This is an important observation: balancing this ensemble is almost impossible. When I wrote my trio last year, it started out being a compact, nicely behaved little piece, with the horn safely in its corner, but I still ended up calibrating the whole thing in one way or another to the horn's overpowering personality. No matter how careful you are, there are always spots where the horn just buries the other two instruments, and of course, you don't get to find this out until you hear the piece. It's especially perilous in the Brahms, where the horn part is an integral part of the contrapuntal texture, every bit as important to the piece as a cello would be in one of his piano trios. This is the miracle of this work, in fact, that Brahms refused to condescend to the instrument, relegating it to a few hunting horn riffs while the violin hogs the spotlight.

It's all the more remarkable that Brahms actually specified that a natural horn (i.e. valveless) be used. The composer had a well-documented preference for the timbre of the unadorned instrument, I'm guessing because early horn valves were leaky, marring the tone, and the mechanism was noisy. However, the natural horn is a bit of a specialty these days, and the players who have truly mastered it sadly don't get heard in a high-profile settings much of the time. So hearing the Brahms trio on a modern instrument is par for the course, with all the inherent balance problems.

And yet, one has to wonder if there has indeed always been a balance issue with this piece, if it was problematic in Brahms' day as well. It turns out, I discovered fairly recently, that the answer is an emphatic "No". On another of his epic concerts this fall, Tommi performed the trio on natural horn, and decided to make it a period affair, with the violinist playing on gut strings, and an 1893 Érard piano, a rare instrument owned by the Sibelius Academy that was reconditioned for the occasion. (I have a sentimental attachment to this instrument, being the same type of piano Debussy owned, and whose veiled sound is the archetype for his late piano works.) With this ensemble, the Brahms trio sounded much gentler than one would expect. Because modifying the pitch on the natural horn requires a multitude of different hand positions in the bell, some more muffling than others, the overall tone has to be softer in order to avoid having random notes jump out of a melodic line.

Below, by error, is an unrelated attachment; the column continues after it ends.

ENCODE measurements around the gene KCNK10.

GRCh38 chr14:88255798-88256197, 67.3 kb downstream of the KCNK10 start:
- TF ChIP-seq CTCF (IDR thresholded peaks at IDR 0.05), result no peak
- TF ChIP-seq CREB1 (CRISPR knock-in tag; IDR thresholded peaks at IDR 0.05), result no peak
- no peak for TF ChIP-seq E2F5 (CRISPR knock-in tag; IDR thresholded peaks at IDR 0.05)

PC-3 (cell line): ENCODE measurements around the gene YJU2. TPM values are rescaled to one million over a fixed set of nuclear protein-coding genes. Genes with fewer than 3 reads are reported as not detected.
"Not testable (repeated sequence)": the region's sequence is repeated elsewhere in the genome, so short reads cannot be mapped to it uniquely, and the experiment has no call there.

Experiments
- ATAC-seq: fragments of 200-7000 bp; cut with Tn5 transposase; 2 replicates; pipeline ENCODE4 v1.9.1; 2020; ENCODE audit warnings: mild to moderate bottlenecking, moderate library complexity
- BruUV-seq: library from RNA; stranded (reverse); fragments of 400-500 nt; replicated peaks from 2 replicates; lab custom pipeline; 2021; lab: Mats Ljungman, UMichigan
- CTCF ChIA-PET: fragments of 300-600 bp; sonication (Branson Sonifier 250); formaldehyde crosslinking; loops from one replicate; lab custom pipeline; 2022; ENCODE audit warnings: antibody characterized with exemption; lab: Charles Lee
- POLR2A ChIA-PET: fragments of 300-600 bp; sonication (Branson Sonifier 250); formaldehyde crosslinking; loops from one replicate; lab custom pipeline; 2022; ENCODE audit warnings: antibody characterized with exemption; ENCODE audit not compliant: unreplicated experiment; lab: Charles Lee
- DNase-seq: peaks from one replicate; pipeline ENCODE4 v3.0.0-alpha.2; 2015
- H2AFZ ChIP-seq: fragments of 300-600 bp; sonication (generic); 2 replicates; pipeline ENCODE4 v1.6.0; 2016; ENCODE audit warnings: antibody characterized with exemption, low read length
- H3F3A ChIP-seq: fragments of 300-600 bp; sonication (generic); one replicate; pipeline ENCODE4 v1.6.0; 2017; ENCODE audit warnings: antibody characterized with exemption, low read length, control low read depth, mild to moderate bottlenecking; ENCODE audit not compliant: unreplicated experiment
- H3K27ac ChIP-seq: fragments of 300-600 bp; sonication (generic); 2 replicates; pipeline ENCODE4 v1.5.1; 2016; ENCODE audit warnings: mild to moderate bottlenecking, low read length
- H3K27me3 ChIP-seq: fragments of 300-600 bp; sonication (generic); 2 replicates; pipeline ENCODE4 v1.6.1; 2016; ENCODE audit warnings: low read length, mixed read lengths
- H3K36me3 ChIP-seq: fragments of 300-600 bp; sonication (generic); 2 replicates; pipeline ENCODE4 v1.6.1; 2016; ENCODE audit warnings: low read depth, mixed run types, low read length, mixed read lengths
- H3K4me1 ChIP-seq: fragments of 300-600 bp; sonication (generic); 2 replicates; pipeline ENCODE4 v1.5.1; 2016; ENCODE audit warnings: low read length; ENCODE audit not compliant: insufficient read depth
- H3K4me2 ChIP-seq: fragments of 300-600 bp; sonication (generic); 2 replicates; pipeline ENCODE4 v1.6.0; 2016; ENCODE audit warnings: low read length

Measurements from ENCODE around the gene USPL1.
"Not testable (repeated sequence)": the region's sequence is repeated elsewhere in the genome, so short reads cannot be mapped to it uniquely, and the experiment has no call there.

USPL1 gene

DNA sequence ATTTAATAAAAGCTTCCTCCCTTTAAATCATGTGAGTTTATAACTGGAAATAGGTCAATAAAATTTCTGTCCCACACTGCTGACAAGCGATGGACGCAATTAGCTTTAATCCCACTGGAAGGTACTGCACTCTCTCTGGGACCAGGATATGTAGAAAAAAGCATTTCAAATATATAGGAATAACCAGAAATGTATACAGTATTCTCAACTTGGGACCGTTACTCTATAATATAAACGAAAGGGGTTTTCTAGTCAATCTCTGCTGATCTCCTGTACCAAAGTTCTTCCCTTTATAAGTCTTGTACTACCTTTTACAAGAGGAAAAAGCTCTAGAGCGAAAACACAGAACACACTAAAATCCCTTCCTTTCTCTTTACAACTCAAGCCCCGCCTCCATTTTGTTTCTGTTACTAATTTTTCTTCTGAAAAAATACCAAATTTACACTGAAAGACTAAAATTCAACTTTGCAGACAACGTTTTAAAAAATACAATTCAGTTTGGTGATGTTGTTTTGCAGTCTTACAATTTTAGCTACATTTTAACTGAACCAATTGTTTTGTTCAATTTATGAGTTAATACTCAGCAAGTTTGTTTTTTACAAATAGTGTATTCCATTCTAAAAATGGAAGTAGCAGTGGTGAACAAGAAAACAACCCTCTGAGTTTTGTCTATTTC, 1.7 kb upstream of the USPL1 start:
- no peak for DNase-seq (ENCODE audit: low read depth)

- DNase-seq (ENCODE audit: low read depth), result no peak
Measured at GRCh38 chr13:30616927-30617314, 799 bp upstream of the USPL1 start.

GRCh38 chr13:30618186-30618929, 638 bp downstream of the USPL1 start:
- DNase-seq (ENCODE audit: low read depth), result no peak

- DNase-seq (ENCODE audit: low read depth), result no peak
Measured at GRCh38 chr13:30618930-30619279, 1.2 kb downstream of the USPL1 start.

The misty sound of the Érard, combined with the gut strings and the oddly distant-sounding horn, made the piece feel much more intimate, less extrovert, even in more dramatic passages, as if the music were enveloped in a warm, sepia glow. It was like hearing an old phonograph recording, a relic of another time, when instruments weren't so loud, and one occasionally had to lean in to catch all the details. It was magical, hearing it played as Brahms might have , indeed, how he probably wanted to hear it.

The point remains: horn, violin and piano is an extremely tricky beast to write for, and composers who take it on do so at their peril. Those who have navigated it successfully often come up with original ways of working the horn into the group, like Ligeti's trio, where for much of the piece the horn inhabits its own world, or a more recent work by Marc-André Dalbavie, in which the horn is only introduced about four minutes in, a novel idea with the effect of making one initially forget that the horn was supposed to be there at all. But hearing the Brahms trio as nature intended was significant proof that the mere fact of adding a horn to an ensemble doesn't require clearing the furniture, or at least it didn't always.